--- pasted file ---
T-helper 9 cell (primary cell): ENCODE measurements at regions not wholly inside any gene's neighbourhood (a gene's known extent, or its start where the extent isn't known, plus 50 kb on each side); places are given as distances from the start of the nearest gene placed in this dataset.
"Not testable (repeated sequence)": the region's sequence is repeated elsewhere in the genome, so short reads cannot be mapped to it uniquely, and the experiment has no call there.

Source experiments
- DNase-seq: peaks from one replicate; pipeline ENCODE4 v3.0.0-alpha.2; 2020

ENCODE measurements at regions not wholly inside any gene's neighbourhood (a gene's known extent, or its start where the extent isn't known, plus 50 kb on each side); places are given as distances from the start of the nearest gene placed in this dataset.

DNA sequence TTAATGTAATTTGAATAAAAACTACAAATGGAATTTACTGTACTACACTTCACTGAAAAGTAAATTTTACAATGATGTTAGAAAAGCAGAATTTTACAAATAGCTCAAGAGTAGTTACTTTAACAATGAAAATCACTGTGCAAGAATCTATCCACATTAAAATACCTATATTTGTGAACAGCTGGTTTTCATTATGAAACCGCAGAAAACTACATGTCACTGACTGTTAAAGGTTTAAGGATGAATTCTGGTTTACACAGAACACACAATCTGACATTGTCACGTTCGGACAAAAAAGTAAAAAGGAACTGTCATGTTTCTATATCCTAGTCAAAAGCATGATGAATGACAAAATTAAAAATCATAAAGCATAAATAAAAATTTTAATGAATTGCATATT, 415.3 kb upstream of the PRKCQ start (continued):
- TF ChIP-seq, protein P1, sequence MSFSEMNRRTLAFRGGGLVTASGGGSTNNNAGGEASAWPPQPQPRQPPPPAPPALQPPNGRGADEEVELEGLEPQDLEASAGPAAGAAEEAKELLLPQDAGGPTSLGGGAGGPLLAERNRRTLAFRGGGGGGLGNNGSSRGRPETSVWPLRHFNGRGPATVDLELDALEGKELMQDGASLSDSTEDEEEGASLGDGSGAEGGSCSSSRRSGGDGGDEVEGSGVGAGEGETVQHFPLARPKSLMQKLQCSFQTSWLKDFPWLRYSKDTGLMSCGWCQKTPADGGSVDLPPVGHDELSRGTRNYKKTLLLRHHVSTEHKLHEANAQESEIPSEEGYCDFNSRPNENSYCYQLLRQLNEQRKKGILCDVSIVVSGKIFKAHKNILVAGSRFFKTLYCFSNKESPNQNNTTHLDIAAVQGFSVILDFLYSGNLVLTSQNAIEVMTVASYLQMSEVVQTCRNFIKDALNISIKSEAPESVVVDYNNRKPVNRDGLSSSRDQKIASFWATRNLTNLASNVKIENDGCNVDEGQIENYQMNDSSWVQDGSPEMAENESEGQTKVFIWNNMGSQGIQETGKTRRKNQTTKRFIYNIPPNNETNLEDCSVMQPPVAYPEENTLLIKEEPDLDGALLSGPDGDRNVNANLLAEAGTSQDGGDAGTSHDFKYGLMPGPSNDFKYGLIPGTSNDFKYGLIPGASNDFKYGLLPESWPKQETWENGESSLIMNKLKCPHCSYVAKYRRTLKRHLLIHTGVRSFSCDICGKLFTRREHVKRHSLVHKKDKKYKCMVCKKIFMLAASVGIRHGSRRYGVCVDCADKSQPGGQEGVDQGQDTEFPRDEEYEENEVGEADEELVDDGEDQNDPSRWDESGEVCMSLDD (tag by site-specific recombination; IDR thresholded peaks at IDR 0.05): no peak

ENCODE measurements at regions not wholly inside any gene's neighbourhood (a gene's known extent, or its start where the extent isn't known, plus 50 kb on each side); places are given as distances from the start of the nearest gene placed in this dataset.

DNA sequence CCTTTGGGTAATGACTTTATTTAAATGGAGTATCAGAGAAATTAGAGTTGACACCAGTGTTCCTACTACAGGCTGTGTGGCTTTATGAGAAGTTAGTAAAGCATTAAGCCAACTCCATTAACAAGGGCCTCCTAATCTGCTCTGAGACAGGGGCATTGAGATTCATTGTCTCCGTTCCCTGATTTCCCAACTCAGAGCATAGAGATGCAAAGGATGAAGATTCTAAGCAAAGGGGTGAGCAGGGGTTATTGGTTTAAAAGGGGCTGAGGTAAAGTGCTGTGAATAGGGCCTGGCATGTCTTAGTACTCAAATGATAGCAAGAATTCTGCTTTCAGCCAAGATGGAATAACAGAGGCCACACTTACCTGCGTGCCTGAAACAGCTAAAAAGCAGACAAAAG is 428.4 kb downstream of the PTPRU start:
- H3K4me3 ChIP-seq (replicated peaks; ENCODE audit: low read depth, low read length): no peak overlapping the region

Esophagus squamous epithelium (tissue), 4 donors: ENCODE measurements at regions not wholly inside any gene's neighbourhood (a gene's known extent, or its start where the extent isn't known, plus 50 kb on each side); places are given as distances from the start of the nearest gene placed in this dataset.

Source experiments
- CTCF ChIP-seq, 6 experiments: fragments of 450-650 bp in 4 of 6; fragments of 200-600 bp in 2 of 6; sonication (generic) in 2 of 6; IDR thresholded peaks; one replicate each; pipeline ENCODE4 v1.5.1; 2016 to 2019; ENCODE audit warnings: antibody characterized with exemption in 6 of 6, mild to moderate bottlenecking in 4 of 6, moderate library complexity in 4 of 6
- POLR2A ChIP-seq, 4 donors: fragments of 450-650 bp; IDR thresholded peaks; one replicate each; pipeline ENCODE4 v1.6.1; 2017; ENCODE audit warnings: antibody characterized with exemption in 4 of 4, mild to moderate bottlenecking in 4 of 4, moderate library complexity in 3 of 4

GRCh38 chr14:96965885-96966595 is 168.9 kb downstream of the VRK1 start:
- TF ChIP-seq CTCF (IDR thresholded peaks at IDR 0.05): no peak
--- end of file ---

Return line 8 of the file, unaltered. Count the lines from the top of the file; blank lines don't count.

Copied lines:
ENCODE measurements at regions not wholly inside any gene's neighbourhood (a gene's known extent, or its start where the extent isn't known, plus 50 kb on each side); places are given as distances from the start of the nearest gene placed in this dataset.